By Travel Writer Tracey Ellis
"I go to seek a great perhaps" - Francois Rabelais
Visual storytelling should give us a sense of longing; of wanting to be transported to the place we’re viewing, of wanting to know more. Every story needs a beginning, middle and end. From the moment your trip begins, look for something that signifies the start of your journey, such as a passport stamp, flight displayed at the airport, or special items you’ve packed (sunrise). Middle is where you can share different perspectives and try different compositions in the places you are exploring. Here are some tips:
- Let a moment unfold. Just watch and observe moments, whether it’s people interacting, a bird on a tree, or the sun setting.
- Choose your theme. Try and make your photos flow into each other with some connecting element between them (for example, the patron beast of Venice is the lion which appeared in many of my photos by accident) (lion). Or try a theme of ‘Finding Calmness in the Chaos’ on your next city break.
- Convert the photo to black and white to change the atmosphere of the scene.
- Think about framing and how to use natural elements to outline the focus of the photo.
- Break the rules, think outside the box and don't take the typical tourist photo.
- Focus on the finer details.
- Show action, capture people doing what they do.
- Portray relationship – try and get more than one person in a shot to trigger emotion.
- Show local life.
- Show Contrast – change something familiar, transform it with color or angle.
- Use reflection – whether it’s water or windows, reflections can offer a different dimension to your photo, making people look deeper at the details.
- End – choose an image that sum up your trip, or the most special moment that stood out the most for you.
How to Extend your Travel Photos into the Creative Beyond
We all take hundreds of photos on holiday, re-living the moments when we go through them back home with fond recollection. Some of us go a step further and create a photo book or slideshow to show to friends and family, or post a digital album on Facebook, yet the idea of printing photos and making each image count are disappearing. Here are some innovative ways to keep your travel photos alive, for every type of creative person:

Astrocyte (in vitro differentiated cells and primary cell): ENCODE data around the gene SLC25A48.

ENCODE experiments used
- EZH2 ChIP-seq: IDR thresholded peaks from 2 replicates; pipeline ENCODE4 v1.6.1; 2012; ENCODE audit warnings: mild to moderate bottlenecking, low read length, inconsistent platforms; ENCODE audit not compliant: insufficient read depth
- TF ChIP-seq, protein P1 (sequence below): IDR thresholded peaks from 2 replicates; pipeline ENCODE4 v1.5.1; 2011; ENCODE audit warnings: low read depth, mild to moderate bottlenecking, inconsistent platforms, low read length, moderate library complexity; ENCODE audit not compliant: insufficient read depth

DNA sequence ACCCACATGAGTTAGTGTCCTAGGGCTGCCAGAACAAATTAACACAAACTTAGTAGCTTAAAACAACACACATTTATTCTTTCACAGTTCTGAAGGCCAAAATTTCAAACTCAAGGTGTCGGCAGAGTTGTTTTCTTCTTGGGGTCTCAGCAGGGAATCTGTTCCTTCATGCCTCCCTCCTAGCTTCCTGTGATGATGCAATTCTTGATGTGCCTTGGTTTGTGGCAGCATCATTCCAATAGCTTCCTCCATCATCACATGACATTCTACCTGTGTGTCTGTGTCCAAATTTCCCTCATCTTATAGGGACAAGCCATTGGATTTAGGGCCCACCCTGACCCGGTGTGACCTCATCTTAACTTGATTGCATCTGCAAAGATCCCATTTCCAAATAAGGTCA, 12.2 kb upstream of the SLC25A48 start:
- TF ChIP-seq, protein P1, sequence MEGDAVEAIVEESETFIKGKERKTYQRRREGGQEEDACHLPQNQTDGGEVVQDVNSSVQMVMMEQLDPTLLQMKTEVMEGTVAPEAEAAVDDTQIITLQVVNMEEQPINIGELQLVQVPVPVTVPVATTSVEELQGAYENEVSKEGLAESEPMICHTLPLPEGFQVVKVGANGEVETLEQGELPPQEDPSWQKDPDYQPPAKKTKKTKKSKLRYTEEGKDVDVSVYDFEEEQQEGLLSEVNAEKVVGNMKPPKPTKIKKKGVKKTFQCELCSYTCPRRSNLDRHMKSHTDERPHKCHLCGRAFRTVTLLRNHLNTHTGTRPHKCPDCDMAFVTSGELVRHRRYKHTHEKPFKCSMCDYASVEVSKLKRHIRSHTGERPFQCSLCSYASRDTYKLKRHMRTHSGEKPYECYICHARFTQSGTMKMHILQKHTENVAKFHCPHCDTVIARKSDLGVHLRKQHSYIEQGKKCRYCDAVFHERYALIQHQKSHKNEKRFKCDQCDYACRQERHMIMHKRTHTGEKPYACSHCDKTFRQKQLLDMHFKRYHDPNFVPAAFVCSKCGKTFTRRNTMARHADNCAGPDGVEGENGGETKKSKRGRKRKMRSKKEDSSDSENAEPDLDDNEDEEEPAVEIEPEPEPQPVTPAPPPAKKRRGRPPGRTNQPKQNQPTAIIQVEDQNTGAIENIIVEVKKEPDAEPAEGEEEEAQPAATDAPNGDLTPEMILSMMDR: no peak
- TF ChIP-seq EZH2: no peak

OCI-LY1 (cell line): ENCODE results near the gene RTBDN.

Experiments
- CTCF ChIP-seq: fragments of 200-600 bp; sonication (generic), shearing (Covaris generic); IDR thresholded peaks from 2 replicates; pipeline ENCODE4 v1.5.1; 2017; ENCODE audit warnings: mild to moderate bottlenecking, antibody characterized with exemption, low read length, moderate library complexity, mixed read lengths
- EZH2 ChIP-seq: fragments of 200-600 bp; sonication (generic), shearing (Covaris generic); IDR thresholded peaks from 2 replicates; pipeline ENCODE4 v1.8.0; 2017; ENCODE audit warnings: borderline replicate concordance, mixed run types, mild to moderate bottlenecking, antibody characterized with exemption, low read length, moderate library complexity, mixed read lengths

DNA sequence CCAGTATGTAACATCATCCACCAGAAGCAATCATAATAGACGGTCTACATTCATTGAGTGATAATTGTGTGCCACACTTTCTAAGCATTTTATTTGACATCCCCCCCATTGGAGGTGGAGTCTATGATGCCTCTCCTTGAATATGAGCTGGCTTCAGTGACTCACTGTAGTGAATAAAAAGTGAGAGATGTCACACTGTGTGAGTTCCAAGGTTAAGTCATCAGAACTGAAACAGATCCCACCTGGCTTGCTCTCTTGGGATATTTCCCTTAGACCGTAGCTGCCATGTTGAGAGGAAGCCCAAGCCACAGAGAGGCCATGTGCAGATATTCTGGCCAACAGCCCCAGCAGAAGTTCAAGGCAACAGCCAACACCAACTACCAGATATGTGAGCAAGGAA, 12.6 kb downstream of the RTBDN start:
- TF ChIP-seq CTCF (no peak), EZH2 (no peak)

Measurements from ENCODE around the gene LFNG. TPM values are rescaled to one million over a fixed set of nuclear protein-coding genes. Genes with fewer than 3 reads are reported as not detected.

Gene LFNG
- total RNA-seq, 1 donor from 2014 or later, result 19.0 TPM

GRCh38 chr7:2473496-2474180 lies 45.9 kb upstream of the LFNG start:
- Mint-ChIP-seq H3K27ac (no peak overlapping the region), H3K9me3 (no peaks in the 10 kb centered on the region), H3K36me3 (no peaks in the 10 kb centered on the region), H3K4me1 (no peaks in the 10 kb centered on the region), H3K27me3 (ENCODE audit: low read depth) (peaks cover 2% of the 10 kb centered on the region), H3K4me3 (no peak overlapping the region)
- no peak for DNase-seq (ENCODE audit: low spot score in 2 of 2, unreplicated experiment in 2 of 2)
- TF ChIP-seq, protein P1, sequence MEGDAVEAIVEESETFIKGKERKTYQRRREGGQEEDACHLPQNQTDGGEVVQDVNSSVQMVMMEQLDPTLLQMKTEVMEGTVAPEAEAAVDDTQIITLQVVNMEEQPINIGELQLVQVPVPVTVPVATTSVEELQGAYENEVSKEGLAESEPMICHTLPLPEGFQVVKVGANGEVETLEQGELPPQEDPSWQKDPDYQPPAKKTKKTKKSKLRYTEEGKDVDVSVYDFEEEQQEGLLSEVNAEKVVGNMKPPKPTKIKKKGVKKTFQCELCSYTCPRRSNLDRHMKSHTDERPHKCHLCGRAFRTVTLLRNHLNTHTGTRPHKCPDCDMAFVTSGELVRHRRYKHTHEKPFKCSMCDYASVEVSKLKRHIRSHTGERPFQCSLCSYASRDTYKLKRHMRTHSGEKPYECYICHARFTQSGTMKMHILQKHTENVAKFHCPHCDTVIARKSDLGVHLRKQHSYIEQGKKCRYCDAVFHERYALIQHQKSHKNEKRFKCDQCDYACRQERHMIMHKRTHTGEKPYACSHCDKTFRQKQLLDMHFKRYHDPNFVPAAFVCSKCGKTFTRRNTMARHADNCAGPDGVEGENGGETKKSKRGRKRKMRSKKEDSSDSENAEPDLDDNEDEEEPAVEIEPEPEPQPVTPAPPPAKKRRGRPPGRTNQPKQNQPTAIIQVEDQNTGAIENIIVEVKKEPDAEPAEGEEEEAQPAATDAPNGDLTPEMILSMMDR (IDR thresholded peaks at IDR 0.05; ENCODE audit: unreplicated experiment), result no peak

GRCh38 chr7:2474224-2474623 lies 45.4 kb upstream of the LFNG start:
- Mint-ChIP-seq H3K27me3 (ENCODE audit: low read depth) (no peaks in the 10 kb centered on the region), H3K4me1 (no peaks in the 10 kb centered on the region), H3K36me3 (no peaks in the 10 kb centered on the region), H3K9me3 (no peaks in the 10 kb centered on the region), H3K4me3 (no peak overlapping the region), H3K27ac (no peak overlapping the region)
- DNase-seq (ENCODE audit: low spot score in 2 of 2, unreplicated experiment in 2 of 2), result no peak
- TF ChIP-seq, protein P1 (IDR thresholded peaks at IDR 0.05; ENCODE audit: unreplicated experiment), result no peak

- Write a story based on your favorite photos. Put them in random order, or the order they were taken, and form an imaginative link between each one.
- Create an artistic travel journal using scraps of paper, tickets, ribbon, or anything you collected on your travels. Why did you keep it? What is the significance of it? Where exactly did it come from? – are just some of the questions you can answer in your journal.
- Paint/sketch a favorite scene from a photo or from memory.
- Re-invent a cultural artistic pastime but with your own personal twist; for example, paint a traditional papier-maché mask using your favorite colors and symbols from your home country.
- Paint directly onto photographs for a 2D effect and to shatter the illusion that we are just observing a scene, pulling our attention to the tactile surface instead. Or use watercolours on a black and white photocopy of your photo to add a vibrant color and completely transform the original.
- Create a travel photo essay to tell a story that creates a series of emotions in the viewer. You can use short captions or longer descriptions, or no words at all. Collate your images in a specific order to tell the progressions of events, emotions and concepts.
- Photo to Painting – there are many filter apps out there that can make your photo resemble a pencil sketch or full-blown watercolor painting. Prisma or Photo Art Maker are good ones to try.
- Submerged photos – The last thing we want to do is let our printed photos get wet, but an artist in the US – Matthew Brandt - does just that, creating unexpected and dramatic running of coloured ink by submerging printed photographs in water. Over time, the surface beings to degrade, creating images that look like relics from the past. He even uses the same water from the location to submerge them in.
- Re-photograph your photos – place objects on top of your holiday photos and take another picture. For example your favorite toy boat as a child set on the ocean water in your photo, experimenting with different angles to get the perfect shot.
- Stitched photography - Embroider directly onto a photo with patterns to give a three-dimensional effect to your photo, or stitch photographs together to make a unique display, fabricating a relationship between them.
- Use an ink transfer method to print photographic images onto other materials or creative surfaces.
- Make a still life or sculpture by merely folding a photo with meticulous precision, creating transfixing, distorted portraits. This works better with photographs of faces, but could also be done with travel photos highlighting different aspects of the same landscape.
- Create 3D Photography Collage Sculptures – use black and white photocopies of your photos to create hollow papier-mâché sculptures. Artist Midori Harima uses methyl cellulose paste, archival tape and paperclay to piece it all together.
- Take short clips of artistically aesthetic scenes: possibly a setting or an action you had captured. Add all of the scenes into one creating a “Visual Mood board” of your travels. To challenge yourself, you could even insert quotes of your novel and attach them to a certain scene that correlates. Finally, add music to the background that either suits the theme of the book you are emulating or originates from that area.